The NFL Needs to Mirror College Football’s Overtime Rules

The NFL Needs to Mirror College Football’s Overtime Rules

On Sunday, football fans witnessed one of the most exciting NFL Championship Sundays ever. Both the NFC Championship game and the AFC Championship game went into overtime. There is nothing better than watching two teams fight it out so effectively that the game ends in a tie and is forced into overtime. Overtime is almost like a second game where both teams get an equal shot at becoming the victor. However, that is not exactly true for NFL overtimes.

A Coin Toss Decided the Outcomes of Both Championships

To no one’s surprise, the teams that won the two coin tosses won the games. The implementation of the “sudden death” rule on Sunday left many fans upset that each game was essentially decided by a coin toss. The games were decided by a coin toss as it was an almost certainty that the team that won the toss would take possession, score first, and win. Both teams did exactly that.

Although some may argue that the NFC Championship game was decided by a blown call at the end of the fourth quarter, the game still went into overtime.  The team that won the toss, the Los Angeles Rams, won the game without the New Orleans Saints ever getting an opportunity to score. In the AFC Championship game the team that won the toss, the New England Patriots, won the game without the Kansas City Chiefs ever getting an opportunity to score.  Accordingly, fans were upset that the NFC and AFC Championship games were essentially decided by a coin toss.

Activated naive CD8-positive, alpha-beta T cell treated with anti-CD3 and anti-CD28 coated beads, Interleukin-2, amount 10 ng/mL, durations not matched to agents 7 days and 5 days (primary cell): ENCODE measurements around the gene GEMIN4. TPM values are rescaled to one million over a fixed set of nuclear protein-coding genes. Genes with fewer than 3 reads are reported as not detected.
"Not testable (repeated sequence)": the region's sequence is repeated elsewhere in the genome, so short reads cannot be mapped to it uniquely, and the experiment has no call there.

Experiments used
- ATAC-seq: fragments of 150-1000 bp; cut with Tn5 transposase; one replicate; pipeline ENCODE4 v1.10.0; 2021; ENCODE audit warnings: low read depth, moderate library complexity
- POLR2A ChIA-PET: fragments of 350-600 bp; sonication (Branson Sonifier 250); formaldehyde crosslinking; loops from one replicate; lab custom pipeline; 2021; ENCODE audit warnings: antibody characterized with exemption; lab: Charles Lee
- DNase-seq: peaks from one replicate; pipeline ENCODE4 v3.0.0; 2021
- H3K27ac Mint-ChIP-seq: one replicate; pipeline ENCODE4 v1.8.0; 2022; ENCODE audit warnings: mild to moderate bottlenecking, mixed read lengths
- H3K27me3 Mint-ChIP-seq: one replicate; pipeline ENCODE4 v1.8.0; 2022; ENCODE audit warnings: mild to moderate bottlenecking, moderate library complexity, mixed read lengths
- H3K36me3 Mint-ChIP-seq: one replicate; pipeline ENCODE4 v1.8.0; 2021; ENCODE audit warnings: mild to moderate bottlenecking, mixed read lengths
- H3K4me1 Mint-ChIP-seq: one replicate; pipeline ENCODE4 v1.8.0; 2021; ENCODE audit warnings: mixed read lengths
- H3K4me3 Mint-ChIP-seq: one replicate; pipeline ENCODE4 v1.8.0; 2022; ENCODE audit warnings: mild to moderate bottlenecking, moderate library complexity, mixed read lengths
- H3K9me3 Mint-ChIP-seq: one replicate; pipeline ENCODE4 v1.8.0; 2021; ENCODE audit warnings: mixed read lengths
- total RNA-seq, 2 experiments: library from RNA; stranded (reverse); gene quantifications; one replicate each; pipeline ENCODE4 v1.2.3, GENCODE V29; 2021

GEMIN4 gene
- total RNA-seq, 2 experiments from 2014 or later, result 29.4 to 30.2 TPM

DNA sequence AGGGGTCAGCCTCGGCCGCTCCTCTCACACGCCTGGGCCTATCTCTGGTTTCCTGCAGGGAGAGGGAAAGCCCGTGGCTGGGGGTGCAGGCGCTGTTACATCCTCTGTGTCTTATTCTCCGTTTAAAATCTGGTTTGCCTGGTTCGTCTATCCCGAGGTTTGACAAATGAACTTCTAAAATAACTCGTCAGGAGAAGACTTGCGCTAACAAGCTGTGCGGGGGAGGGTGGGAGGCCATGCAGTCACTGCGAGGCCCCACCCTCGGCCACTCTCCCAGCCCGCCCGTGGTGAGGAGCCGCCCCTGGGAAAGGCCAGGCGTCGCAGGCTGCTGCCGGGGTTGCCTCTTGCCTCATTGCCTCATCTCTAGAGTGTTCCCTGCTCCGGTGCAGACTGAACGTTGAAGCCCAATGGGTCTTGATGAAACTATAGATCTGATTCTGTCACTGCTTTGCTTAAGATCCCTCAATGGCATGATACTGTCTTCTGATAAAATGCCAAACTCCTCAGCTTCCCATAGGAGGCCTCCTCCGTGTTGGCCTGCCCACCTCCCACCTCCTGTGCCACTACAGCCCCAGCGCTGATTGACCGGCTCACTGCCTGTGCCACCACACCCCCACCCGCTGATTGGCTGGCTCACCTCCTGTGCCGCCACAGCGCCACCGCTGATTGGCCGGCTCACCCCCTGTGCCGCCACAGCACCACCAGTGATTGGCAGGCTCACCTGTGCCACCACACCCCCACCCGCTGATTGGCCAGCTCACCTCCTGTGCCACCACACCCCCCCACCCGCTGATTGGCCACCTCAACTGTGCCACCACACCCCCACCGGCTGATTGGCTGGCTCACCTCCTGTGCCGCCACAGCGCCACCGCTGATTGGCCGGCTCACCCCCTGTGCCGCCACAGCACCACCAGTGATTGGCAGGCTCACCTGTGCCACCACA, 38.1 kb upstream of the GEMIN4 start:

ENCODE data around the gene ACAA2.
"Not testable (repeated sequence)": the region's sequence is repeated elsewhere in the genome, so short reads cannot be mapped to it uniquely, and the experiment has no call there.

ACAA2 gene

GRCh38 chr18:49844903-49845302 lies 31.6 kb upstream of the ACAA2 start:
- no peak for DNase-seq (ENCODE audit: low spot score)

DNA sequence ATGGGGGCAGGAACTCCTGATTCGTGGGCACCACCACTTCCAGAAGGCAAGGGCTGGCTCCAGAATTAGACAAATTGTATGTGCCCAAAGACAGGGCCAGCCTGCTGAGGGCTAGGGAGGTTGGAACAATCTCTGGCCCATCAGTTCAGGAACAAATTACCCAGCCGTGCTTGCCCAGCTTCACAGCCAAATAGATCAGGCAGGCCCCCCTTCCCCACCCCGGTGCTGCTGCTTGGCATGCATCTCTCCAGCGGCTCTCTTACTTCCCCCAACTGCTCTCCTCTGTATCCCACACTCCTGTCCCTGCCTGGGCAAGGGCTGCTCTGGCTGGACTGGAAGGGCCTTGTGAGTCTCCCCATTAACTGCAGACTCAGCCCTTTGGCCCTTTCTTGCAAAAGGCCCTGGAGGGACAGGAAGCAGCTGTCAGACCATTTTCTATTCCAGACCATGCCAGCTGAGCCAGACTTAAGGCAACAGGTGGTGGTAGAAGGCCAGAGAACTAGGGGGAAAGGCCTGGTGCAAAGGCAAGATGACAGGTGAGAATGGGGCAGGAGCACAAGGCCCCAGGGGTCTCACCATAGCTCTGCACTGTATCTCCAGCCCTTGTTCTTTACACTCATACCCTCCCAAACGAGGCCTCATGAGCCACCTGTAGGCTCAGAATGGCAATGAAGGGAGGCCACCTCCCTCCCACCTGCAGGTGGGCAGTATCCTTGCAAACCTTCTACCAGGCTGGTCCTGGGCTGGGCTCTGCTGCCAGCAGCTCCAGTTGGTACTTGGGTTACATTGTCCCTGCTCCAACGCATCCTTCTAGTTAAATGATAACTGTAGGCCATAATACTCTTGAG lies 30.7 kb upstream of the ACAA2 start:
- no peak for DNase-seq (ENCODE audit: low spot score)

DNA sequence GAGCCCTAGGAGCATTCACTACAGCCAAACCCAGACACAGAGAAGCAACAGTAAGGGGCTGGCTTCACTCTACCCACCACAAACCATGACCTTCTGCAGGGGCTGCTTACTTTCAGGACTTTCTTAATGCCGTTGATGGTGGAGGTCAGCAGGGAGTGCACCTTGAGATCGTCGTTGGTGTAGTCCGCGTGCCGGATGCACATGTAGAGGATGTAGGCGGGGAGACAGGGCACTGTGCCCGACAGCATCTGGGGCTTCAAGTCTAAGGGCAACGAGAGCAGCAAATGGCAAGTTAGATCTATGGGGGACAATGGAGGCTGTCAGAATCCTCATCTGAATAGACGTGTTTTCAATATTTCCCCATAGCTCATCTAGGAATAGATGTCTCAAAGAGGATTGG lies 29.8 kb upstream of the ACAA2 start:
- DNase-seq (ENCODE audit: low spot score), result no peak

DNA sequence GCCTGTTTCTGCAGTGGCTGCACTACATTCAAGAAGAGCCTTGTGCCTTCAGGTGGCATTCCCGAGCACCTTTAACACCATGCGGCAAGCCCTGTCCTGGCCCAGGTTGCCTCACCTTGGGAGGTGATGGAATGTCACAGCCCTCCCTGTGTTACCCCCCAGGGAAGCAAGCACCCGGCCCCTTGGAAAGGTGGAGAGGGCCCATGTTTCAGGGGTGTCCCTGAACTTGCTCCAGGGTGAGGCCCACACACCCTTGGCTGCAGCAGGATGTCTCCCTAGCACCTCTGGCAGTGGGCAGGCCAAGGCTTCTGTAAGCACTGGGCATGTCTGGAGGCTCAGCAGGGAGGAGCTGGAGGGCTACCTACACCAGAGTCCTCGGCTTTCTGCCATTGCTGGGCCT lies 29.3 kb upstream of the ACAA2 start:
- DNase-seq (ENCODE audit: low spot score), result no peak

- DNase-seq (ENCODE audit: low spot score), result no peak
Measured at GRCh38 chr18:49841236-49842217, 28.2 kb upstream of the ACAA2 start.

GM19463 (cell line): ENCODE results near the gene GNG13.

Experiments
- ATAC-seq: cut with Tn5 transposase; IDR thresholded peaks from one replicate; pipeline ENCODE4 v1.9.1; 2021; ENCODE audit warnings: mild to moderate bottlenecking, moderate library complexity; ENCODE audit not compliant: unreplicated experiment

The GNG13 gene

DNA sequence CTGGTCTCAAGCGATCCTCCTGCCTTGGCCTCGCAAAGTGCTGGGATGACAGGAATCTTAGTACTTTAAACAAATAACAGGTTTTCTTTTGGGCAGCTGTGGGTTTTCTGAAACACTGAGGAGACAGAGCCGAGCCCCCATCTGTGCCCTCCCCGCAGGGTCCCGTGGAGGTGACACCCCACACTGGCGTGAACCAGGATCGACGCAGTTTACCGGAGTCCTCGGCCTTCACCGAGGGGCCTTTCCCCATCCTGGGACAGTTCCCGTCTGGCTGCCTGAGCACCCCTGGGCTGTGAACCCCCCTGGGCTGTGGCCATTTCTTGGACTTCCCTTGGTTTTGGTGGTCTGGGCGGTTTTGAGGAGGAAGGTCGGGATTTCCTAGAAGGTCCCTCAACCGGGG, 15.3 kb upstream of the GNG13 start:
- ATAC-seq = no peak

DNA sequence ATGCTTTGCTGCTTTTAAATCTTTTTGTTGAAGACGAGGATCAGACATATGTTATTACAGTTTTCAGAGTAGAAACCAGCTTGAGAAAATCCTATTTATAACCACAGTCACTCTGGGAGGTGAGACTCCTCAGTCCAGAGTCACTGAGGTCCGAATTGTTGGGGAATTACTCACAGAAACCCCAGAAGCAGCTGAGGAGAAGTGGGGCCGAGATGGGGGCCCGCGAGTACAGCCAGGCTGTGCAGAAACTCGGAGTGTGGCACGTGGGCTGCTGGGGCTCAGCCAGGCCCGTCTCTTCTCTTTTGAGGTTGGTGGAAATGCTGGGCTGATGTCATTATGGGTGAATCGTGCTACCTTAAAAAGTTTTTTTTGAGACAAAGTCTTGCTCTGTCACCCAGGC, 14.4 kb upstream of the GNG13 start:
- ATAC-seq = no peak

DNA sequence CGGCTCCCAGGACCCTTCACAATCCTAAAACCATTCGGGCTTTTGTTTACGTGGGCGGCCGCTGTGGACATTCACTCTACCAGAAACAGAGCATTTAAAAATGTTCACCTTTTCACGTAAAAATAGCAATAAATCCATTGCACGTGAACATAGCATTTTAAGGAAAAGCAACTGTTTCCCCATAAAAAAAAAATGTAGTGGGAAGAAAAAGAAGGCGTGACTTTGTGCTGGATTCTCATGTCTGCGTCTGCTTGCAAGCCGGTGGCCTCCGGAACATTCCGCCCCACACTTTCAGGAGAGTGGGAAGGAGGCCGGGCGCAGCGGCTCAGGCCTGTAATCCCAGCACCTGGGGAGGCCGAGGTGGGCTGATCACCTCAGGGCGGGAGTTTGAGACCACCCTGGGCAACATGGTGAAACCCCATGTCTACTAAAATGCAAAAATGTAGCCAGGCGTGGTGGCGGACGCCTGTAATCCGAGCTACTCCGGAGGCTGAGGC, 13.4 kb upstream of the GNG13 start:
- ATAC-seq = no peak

The NFL Needs to Change This, Especially for Championship Games

The NFL needs to change this. This is especially true as it pertains to championship games. The team that does not take possession at kickoff (usually the team who loses the toss) is essentially at an unfair disadvantage. Some may argue that there is no disadvantage because the defense should be able to hold off the opposing offense. This is a fair argument. However, it would be better if both teams were guaranteed a chance to perform on both offense and defense. Such a change would ultimately make the game more competitive. It would force both teams to prove they deserve to win offensively and defensively.

The NFL Needs to Adopt Some Variation of College Football’s Overtime Rules

The college football overtime rules are much better than the NFL’s. The NFL can certainly learn from college football in this area. Like the NFL, overtime in college starts with a coin toss.  Where it differs is in the fact that both teams are guaranteed a possession.  This means that both teams will have the opportunity to play both offense and defense. This is better because it forces both teams to earn the win on both ends of the field.  

If the team that gets the ball first scores, they must defend it and hold off the other team’s offense. The college overtime period starts at the 25-yard line.[i] If the game is still tied at the end of the overtime period it keeps going until a team wins.[ii] However, once the game reaches a third overtime period, the teams may no longer kick after a touchdown and are forced to attempt a two-point conversion.[iii] This goes on until a team wins.

Some may argue that this type of overtime makes for a long game.  That is true, a game could be extremely long if both teams keep scoring.  However, that is an extremely rare occurrence. Even with that possibility, the NFL needs to consider some variation of college football’s overtime rules.  Allowing who gets to advance to the Super Bowl to be determined by a coin toss is simply unacceptable.

[i] Chris Chavez, How Does College Football Overtime Work? Rule, NFL Differences Explained, Sports Illustrated (Aug. 14, 2017), https://www.si.com/college-football/2017/college-football-overtime-rules-explained.

[ii] Id.

[iii] Id.

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